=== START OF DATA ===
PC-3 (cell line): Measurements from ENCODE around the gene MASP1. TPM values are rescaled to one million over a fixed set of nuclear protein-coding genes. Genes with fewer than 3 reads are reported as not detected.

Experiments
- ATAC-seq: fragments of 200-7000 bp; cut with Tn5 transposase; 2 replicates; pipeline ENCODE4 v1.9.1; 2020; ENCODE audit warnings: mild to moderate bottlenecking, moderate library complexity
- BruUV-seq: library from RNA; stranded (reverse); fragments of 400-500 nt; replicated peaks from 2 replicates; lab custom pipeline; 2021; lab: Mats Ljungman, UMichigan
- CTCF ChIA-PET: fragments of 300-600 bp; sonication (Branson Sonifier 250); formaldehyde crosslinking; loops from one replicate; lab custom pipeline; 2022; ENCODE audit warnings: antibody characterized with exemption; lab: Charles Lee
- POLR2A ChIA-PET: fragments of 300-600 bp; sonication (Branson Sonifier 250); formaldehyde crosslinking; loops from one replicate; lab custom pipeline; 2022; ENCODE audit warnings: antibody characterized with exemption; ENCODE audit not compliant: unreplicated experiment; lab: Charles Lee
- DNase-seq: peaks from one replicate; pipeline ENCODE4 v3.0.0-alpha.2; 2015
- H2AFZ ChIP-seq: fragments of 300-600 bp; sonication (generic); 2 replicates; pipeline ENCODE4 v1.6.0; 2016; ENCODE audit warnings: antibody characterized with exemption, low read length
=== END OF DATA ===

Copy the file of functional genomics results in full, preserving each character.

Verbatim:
PC-3 (cell line): Measurements from ENCODE around the gene MASP1. TPM values are rescaled to one million over a fixed set of nuclear protein-coding genes. Genes with fewer than 3 reads are reported as not detected.

Experiments
- ATAC-seq: fragments of 200-7000 bp; cut with Tn5 transposase; 2 replicates; pipeline ENCODE4 v1.9.1; 2020; ENCODE audit warnings: mild to moderate bottlenecking, moderate library complexity
- BruUV-seq: library from RNA; stranded (reverse); fragments of 400-500 nt; replicated peaks from 2 replicates; lab custom pipeline; 2021; lab: Mats Ljungman, UMichigan
- CTCF ChIA-PET: fragments of 300-600 bp; sonication (Branson Sonifier 250); formaldehyde crosslinking; loops from one replicate; lab custom pipeline; 2022; ENCODE audit warnings: antibody characterized with exemption; lab: Charles Lee
- POLR2A ChIA-PET: fragments of 300-600 bp; sonication (Branson Sonifier 250); formaldehyde crosslinking; loops from one replicate; lab custom pipeline; 2022; ENCODE audit warnings: antibody characterized with exemption; ENCODE audit not compliant: unreplicated experiment; lab: Charles Lee
- DNase-seq: peaks from one replicate; pipeline ENCODE4 v3.0.0-alpha.2; 2015
- H2AFZ ChIP-seq: fragments of 300-600 bp; sonication (generic); 2 replicates; pipeline ENCODE4 v1.6.0; 2016; ENCODE audit warnings: antibody characterized with exemption, low read length